Monday, May 25, 2015

What Now?

"The name "daylily" is accurate; each blossom survives only one day, opening in the morning and by the end of the day its life is over. The flowering stalk, however, continues producing new flowers for up to three weeks. Because each plant has many flowering stalks, the plant may continue to flower for several weeks or months."

I've had a bit of a struggle, wondering how to live now that I've finished my chemo treatments. Finishing chemo is a good thing. I was so thrilled yesterday to be able to ring the bell to let the world know I am "on my way to being well." I had to read this sign out loud and I cried. I toughed it out and made it through this stage of the journey. It was a relief to be done. Yeah, I'm on my way to being well...

But the problem is, I don't really know that. Not yet. I will go back on July 5th for a cat scan and will hear the results from the doctor on July 6th. So I've had to decide how I am going to live with the uncertainty.

It's not like I was ever guaranteed a certain number of days in my life. None of us are. So I haven't really lost anything. I've just been forced to come face to face with the prospect of my own mortality.

And in the interim, I will have to learn to live with the uncertainty, which really is nothing new. It's always been that way.

The daylily blooms one day and its life is over. It doesn't fret over the fact that it only has one day to live (I know, I know--if a daylily had a brain, it might fret, bear with me here!).

My point is that I am going to jump back into life and enjoy the fact that I am alive. I can only live in the present. I will deal with whatever might be hanging over my head when I know what is hanging over my head. In other words, I will work hard on not imagining the worst (nor the best) of what might come in 6 weeks. I'll have to get really good at this because I will be going for checkups every three months for three years, and then every 6 months for two years. I can't be wasting my present (now) time fretting over what may or may not happen.

I'm going with the daylily. I'm going to seize whatever days I have coming to me and I'm going to live mindfully in the present.

I'm not yet done with my growing, peeps.

Tuesday, May 19, 2015

Looking Down

All last week I seemed to be constantly looking down and finding interesting things. Of course I took a few photos of the things I saw...
We had a crawfish boil with some of the family over the weekend. I was walking over to take pictures of the crawfish and noticed this one had escaped. He didn't get far. Someone picked him up and put him back in the water. I don't eat much crawfish. We boiled shrimp for people like me. It was all good and was a celebration of sorts of my upcoming last chemo treatment and the 40th wedding anniversary for my husband and me. It was a good day.

I saw this moth Friday night when we arrived in the country. It was too dark to take his/her picture when I first saw him/her but I got out early Saturday morning (around 10 a.m.!)  and took his/her picture.

I noticed this little setup when I was running errands on campus. I added the quote and did it all on my phone. Once again, the screen is small and I have trouble gauging how large I want the text to be. I am slowly learning that it can be smaller than I think it needs to be when looking at it on my phone.

Maybe sometimes it's not so bad to look down and notice the small things.

Friday, May 08, 2015

Methods of Escape, and Distractions

"Escape is not a dirty word.  
Nobody can face what's happening head-on all the time.  
It's all right to pretend sometimes.
The only danger lies in pretending that you're not pretending."
--Sheldon Kopp
I have a friend who often reminds me of this quote.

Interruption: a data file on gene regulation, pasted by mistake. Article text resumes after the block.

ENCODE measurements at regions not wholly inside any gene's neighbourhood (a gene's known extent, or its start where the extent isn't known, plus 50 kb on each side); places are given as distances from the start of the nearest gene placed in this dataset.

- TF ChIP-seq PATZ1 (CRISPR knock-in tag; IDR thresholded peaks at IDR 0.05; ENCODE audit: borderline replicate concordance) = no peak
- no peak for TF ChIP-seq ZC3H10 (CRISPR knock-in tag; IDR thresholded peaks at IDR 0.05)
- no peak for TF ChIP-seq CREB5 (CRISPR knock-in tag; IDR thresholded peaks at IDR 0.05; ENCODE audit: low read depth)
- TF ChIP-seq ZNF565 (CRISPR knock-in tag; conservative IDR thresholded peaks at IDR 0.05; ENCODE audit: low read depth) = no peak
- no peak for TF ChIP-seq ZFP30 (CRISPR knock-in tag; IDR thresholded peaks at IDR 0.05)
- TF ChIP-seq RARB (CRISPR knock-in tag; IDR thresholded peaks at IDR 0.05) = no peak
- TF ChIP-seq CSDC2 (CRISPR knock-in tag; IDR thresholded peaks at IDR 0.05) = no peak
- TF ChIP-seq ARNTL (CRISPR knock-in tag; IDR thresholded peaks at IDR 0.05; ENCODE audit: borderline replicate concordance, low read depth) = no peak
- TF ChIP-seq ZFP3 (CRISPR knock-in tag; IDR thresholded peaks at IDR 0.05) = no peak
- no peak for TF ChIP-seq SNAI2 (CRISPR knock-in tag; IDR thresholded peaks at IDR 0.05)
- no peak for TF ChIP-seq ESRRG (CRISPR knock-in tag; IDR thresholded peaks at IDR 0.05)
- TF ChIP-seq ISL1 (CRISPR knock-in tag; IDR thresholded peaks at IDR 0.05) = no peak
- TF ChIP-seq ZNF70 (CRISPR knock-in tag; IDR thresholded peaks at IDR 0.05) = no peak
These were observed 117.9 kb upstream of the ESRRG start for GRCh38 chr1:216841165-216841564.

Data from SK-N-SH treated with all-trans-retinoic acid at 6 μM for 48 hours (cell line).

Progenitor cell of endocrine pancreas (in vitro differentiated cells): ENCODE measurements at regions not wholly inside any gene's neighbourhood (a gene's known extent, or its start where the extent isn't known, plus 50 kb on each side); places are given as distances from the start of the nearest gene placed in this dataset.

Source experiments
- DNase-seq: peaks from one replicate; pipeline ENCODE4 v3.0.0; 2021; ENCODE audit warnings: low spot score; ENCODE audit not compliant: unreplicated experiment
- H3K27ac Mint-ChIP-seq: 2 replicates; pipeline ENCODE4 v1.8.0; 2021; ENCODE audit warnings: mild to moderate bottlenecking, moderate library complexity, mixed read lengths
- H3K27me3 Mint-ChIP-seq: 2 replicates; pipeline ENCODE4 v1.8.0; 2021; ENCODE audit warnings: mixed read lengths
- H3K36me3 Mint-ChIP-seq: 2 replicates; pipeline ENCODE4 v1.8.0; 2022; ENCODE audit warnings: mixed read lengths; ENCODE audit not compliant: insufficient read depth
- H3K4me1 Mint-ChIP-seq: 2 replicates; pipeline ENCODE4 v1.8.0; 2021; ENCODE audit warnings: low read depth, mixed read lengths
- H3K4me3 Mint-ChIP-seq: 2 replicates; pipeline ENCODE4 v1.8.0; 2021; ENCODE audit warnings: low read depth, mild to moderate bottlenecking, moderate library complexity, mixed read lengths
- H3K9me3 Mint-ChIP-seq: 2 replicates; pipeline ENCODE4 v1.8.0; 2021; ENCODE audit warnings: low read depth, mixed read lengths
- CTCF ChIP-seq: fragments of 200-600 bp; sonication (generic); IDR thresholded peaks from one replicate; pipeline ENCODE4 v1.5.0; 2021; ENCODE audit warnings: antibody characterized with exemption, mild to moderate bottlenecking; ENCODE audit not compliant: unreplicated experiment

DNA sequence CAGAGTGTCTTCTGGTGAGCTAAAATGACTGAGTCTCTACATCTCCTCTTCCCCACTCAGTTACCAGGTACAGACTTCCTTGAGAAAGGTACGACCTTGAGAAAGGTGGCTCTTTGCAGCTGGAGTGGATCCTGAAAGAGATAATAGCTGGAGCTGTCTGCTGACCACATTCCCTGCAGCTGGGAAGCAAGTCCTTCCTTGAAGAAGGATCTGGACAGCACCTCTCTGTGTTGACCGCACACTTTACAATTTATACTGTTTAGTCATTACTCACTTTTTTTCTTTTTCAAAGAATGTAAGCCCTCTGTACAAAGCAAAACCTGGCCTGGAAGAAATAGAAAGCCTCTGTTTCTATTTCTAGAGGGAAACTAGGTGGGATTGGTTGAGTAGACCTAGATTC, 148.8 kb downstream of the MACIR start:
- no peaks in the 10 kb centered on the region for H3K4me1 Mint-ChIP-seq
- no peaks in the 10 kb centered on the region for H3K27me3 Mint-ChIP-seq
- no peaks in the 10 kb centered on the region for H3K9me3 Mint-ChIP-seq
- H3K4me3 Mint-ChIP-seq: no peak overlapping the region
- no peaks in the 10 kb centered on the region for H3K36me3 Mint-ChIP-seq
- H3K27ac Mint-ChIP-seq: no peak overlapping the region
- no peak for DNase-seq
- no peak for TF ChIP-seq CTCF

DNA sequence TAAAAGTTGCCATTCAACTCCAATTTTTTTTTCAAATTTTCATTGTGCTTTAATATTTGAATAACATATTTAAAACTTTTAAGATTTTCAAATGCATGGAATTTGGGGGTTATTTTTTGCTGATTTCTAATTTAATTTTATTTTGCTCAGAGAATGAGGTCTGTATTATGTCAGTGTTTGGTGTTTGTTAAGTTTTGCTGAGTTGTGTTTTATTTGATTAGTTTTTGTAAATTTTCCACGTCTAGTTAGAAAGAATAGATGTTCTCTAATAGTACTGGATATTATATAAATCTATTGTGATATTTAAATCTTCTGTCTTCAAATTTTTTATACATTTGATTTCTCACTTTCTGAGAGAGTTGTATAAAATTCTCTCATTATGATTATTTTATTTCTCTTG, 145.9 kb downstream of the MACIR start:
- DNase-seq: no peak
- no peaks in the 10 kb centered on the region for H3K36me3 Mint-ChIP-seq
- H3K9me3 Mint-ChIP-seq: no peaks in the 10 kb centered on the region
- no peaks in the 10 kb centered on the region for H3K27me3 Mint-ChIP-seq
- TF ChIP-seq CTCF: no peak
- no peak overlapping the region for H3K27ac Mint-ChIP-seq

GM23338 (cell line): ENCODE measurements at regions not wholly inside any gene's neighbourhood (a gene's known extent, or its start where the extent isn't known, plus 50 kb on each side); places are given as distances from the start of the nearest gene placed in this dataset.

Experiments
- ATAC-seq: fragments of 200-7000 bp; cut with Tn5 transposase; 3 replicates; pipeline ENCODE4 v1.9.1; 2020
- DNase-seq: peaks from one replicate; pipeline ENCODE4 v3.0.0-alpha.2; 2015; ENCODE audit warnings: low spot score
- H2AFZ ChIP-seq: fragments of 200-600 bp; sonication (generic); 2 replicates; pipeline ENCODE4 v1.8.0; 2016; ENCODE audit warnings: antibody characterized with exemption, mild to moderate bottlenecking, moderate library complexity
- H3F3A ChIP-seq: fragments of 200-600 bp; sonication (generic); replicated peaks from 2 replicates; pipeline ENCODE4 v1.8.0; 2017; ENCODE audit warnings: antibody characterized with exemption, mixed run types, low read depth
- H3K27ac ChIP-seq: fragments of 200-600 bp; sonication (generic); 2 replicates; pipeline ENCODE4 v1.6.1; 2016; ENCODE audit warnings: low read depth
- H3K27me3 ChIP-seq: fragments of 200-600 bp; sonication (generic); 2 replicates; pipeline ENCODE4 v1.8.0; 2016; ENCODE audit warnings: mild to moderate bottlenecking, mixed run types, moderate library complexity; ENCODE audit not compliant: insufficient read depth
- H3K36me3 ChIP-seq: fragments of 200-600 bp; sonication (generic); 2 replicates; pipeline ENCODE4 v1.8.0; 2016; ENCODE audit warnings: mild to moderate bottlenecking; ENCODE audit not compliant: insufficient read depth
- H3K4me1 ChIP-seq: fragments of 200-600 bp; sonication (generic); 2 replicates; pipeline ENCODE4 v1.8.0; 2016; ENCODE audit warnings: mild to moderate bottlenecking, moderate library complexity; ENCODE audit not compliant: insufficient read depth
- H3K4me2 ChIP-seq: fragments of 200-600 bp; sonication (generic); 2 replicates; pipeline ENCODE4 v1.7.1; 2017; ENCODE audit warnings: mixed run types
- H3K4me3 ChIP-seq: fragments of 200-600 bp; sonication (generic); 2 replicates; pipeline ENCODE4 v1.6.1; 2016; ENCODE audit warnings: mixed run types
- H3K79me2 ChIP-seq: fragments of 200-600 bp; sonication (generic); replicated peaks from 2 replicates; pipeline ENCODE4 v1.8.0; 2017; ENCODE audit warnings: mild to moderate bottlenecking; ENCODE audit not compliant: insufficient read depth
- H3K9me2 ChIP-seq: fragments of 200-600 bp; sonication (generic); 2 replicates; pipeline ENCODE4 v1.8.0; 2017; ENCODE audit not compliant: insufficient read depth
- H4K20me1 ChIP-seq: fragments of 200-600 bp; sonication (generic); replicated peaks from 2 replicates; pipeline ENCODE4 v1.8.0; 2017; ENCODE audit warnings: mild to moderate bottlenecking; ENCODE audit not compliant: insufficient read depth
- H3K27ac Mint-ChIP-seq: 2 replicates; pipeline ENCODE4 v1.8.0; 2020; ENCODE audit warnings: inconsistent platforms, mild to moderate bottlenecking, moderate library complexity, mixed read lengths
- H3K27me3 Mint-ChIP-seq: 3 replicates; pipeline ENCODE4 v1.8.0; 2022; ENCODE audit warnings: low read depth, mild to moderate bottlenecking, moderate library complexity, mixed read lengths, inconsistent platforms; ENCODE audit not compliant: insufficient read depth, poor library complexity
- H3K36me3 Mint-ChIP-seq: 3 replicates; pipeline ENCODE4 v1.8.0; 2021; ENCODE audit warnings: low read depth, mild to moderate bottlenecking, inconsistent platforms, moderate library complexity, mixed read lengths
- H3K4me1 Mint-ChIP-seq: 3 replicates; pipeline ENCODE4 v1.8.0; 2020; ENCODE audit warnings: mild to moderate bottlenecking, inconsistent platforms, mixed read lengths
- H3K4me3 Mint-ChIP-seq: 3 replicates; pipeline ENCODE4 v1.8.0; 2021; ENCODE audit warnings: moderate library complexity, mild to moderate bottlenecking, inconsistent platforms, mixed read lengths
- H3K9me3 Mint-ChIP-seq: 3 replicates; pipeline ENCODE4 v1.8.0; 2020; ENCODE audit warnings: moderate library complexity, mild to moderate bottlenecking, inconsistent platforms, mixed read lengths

Odd as it sounds, I had an opportunity for escape today as we waited
to get my blood work done, my port accessed,
and finally, almost two hours late,
started my chemo.
It's been harder the last couple of times
and I've been dreading this weekend.
Plus, we got caught in traffic last night 
and what should have been a two and a half hour drive
turned into nearly took nearly five and a half hours,
taking out about an hour to stop
for dinner and a potty break.
Anyway, during the in-between times,
I took a few pictures and thought about escape and distractions.
How useful they can be.
Just remember what it is you are doing
and don't forget to come back and face reality! 
Puzzle pieces at MD Anderson. 
There are always several in progress in all the waiting areas.
One of many methods of providing distraction.

Some seem to find distraction in weaving a noose. 
Or is it a rudimentary crown for some battle weary warrior?
A woman came and plopped down in the chair.
I wondered if she noticed the noose/crown.

Others find distraction in taking pictures of death and decay.

But also there are living flowers, and that always feels hopeful to me.

The fish distracted me on the morning 
I waited for my first surgery in late October, 
and again as I waited for my surgery to install my port. 

And the sundial area, on the floor below the gazebo area.
I took this one from the floor above. 
My husband suggested going upstairs when I complained
that I couldn't get a good shot
while standing beside it. Don't know why I didn't think of that myself!

The barrier wall to keep one from falling over the edge was glass.
I had to lean over a bit and hold my phone camera out over the open area.
I felt a little nervous and unbalanced,
as though I were walking on an edge
and about to fall off. 
I'm not gonna lie to you:
it is a feeling with which I am intimately familiar.

Monday, May 04, 2015

Planting Hope

We spent the weekend at our place in the country, our healing place. My parents came up because my mother wanted to work in our front flower bed, to plant some things to grow in celebration of my completing chemo and being able to "get on with the rest of my life." This bed has been totally unruly and a bit of a thorn in our flesh. There is a stump and some large roots in the middle of the bed. We tried to make it into a flower bed so hubby wouldn't keep running over the roots and bending his lawn mower blades. They pulled weeds from the roots and conditioned the soil and planted these plants.